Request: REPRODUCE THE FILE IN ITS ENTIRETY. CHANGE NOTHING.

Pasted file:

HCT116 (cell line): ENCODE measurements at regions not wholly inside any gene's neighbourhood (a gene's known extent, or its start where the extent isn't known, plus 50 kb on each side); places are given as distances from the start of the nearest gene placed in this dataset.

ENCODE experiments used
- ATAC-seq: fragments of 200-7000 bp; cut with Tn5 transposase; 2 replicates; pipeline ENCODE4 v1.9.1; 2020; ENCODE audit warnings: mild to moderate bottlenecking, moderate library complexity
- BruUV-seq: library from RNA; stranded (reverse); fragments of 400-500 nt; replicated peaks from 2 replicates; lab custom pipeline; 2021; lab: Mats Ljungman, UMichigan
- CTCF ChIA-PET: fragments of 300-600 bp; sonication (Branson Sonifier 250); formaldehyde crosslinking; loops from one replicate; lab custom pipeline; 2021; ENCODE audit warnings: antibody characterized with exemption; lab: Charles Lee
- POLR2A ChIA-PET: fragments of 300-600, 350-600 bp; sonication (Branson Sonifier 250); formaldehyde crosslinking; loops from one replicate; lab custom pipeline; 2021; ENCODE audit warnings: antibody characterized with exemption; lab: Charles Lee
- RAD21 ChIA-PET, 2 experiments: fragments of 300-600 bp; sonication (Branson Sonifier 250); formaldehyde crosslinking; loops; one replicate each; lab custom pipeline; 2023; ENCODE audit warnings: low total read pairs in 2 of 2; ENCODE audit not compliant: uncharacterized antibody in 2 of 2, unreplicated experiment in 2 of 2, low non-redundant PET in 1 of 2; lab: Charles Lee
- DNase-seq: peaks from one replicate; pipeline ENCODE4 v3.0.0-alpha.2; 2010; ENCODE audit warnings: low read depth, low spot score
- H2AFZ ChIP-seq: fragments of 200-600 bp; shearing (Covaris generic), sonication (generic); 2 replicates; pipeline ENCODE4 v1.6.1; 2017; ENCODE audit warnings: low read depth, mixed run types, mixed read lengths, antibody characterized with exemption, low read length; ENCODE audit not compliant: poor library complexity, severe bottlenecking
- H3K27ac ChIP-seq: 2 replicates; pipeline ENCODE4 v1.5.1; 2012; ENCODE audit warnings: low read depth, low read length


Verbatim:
HCT116 (cell line): ENCODE measurements at regions not wholly inside any gene's neighbourhood (a gene's known extent, or its start where the extent isn't known, plus 50 kb on each side); places are given as distances from the start of the nearest gene placed in this dataset.

ENCODE experiments used
- ATAC-seq: fragments of 200-7000 bp; cut with Tn5 transposase; 2 replicates; pipeline ENCODE4 v1.9.1; 2020; ENCODE audit warnings: mild to moderate bottlenecking, moderate library complexity
- BruUV-seq: library from RNA; stranded (reverse); fragments of 400-500 nt; replicated peaks from 2 replicates; lab custom pipeline; 2021; lab: Mats Ljungman, UMichigan
- CTCF ChIA-PET: fragments of 300-600 bp; sonication (Branson Sonifier 250); formaldehyde crosslinking; loops from one replicate; lab custom pipeline; 2021; ENCODE audit warnings: antibody characterized with exemption; lab: Charles Lee
- POLR2A ChIA-PET: fragments of 300-600, 350-600 bp; sonication (Branson Sonifier 250); formaldehyde crosslinking; loops from one replicate; lab custom pipeline; 2021; ENCODE audit warnings: antibody characterized with exemption; lab: Charles Lee
- RAD21 ChIA-PET, 2 experiments: fragments of 300-600 bp; sonication (Branson Sonifier 250); formaldehyde crosslinking; loops; one replicate each; lab custom pipeline; 2023; ENCODE audit warnings: low total read pairs in 2 of 2; ENCODE audit not compliant: uncharacterized antibody in 2 of 2, unreplicated experiment in 2 of 2, low non-redundant PET in 1 of 2; lab: Charles Lee
- DNase-seq: peaks from one replicate; pipeline ENCODE4 v3.0.0-alpha.2; 2010; ENCODE audit warnings: low read depth, low spot score
- H2AFZ ChIP-seq: fragments of 200-600 bp; shearing (Covaris generic), sonication (generic); 2 replicates; pipeline ENCODE4 v1.6.1; 2017; ENCODE audit warnings: low read depth, mixed run types, mixed read lengths, antibody characterized with exemption, low read length; ENCODE audit not compliant: poor library complexity, severe bottlenecking
- H3K27ac ChIP-seq: 2 replicates; pipeline ENCODE4 v1.5.1; 2012; ENCODE audit warnings: low read depth, low read length